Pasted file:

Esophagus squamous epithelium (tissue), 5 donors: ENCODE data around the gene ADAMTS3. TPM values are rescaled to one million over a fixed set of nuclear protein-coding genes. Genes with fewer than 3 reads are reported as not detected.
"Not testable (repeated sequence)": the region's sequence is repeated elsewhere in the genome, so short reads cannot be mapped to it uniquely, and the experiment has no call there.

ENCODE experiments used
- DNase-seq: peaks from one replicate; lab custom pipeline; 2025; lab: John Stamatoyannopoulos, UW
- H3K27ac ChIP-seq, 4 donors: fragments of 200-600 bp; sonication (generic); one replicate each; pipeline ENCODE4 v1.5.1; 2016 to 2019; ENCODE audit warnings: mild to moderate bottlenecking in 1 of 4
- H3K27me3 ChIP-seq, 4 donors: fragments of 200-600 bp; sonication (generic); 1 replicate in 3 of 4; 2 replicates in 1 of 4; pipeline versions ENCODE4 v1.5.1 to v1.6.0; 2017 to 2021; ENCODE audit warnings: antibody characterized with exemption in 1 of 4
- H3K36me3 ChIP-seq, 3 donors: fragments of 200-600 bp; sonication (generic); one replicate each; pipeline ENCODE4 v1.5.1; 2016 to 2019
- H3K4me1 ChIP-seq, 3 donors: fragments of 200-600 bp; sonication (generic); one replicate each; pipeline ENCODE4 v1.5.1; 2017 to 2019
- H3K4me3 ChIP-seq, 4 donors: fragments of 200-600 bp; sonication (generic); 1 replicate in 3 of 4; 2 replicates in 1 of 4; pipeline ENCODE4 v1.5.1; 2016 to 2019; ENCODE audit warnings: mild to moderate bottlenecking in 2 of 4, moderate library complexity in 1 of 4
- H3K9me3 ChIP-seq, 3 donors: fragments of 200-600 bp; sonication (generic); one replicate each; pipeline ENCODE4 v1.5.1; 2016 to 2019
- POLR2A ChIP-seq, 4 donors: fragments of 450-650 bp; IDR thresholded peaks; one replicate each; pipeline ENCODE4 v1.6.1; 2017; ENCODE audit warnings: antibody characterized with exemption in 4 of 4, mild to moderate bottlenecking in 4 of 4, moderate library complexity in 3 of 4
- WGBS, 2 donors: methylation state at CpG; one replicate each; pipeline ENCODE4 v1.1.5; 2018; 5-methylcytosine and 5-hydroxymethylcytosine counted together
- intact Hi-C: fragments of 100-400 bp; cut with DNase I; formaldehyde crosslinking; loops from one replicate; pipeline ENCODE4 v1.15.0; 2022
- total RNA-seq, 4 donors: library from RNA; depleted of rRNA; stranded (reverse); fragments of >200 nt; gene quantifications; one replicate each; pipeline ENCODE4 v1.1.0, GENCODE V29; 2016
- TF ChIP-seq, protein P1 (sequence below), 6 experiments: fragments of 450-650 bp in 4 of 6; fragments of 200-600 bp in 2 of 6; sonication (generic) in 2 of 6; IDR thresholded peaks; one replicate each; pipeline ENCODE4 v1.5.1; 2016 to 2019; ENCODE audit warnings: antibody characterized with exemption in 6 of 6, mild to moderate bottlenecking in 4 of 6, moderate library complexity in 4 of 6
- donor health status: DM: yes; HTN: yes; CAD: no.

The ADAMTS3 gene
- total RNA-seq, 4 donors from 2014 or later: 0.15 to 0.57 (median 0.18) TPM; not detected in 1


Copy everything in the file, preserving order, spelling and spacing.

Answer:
Esophagus squamous epithelium (tissue), 5 donors: ENCODE data around the gene ADAMTS3. TPM values are rescaled to one million over a fixed set of nuclear protein-coding genes. Genes with fewer than 3 reads are reported as not detected.
"Not testable (repeated sequence)": the region's sequence is repeated elsewhere in the genome, so short reads cannot be mapped to it uniquely, and the experiment has no call there.

ENCODE experiments used
- DNase-seq: peaks from one replicate; lab custom pipeline; 2025; lab: John Stamatoyannopoulos, UW
- H3K27ac ChIP-seq, 4 donors: fragments of 200-600 bp; sonication (generic); one replicate each; pipeline ENCODE4 v1.5.1; 2016 to 2019; ENCODE audit warnings: mild to moderate bottlenecking in 1 of 4
- H3K27me3 ChIP-seq, 4 donors: fragments of 200-600 bp; sonication (generic); 1 replicate in 3 of 4; 2 replicates in 1 of 4; pipeline versions ENCODE4 v1.5.1 to v1.6.0; 2017 to 2021; ENCODE audit warnings: antibody characterized with exemption in 1 of 4
- H3K36me3 ChIP-seq, 3 donors: fragments of 200-600 bp; sonication (generic); one replicate each; pipeline ENCODE4 v1.5.1; 2016 to 2019
- H3K4me1 ChIP-seq, 3 donors: fragments of 200-600 bp; sonication (generic); one replicate each; pipeline ENCODE4 v1.5.1; 2017 to 2019
- H3K4me3 ChIP-seq, 4 donors: fragments of 200-600 bp; sonication (generic); 1 replicate in 3 of 4; 2 replicates in 1 of 4; pipeline ENCODE4 v1.5.1; 2016 to 2019; ENCODE audit warnings: mild to moderate bottlenecking in 2 of 4, moderate library complexity in 1 of 4
- H3K9me3 ChIP-seq, 3 donors: fragments of 200-600 bp; sonication (generic); one replicate each; pipeline ENCODE4 v1.5.1; 2016 to 2019
- POLR2A ChIP-seq, 4 donors: fragments of 450-650 bp; IDR thresholded peaks; one replicate each; pipeline ENCODE4 v1.6.1; 2017; ENCODE audit warnings: antibody characterized with exemption in 4 of 4, mild to moderate bottlenecking in 4 of 4, moderate library complexity in 3 of 4
- WGBS, 2 donors: methylation state at CpG; one replicate each; pipeline ENCODE4 v1.1.5; 2018; 5-methylcytosine and 5-hydroxymethylcytosine counted together
- intact Hi-C: fragments of 100-400 bp; cut with DNase I; formaldehyde crosslinking; loops from one replicate; pipeline ENCODE4 v1.15.0; 2022
- total RNA-seq, 4 donors: library from RNA; depleted of rRNA; stranded (reverse); fragments of >200 nt; gene quantifications; one replicate each; pipeline ENCODE4 v1.1.0, GENCODE V29; 2016
- TF ChIP-seq, protein P1 (sequence below), 6 experiments: fragments of 450-650 bp in 4 of 6; fragments of 200-600 bp in 2 of 6; sonication (generic) in 2 of 6; IDR thresholded peaks; one replicate each; pipeline ENCODE4 v1.5.1; 2016 to 2019; ENCODE audit warnings: antibody characterized with exemption in 6 of 6, mild to moderate bottlenecking in 4 of 6, moderate library complexity in 4 of 6
- donor health status: DM: yes; HTN: yes; CAD: no.

The ADAMTS3 gene
- total RNA-seq, 4 donors from 2014 or later: 0.15 to 0.57 (median 0.18) TPM; not detected in 1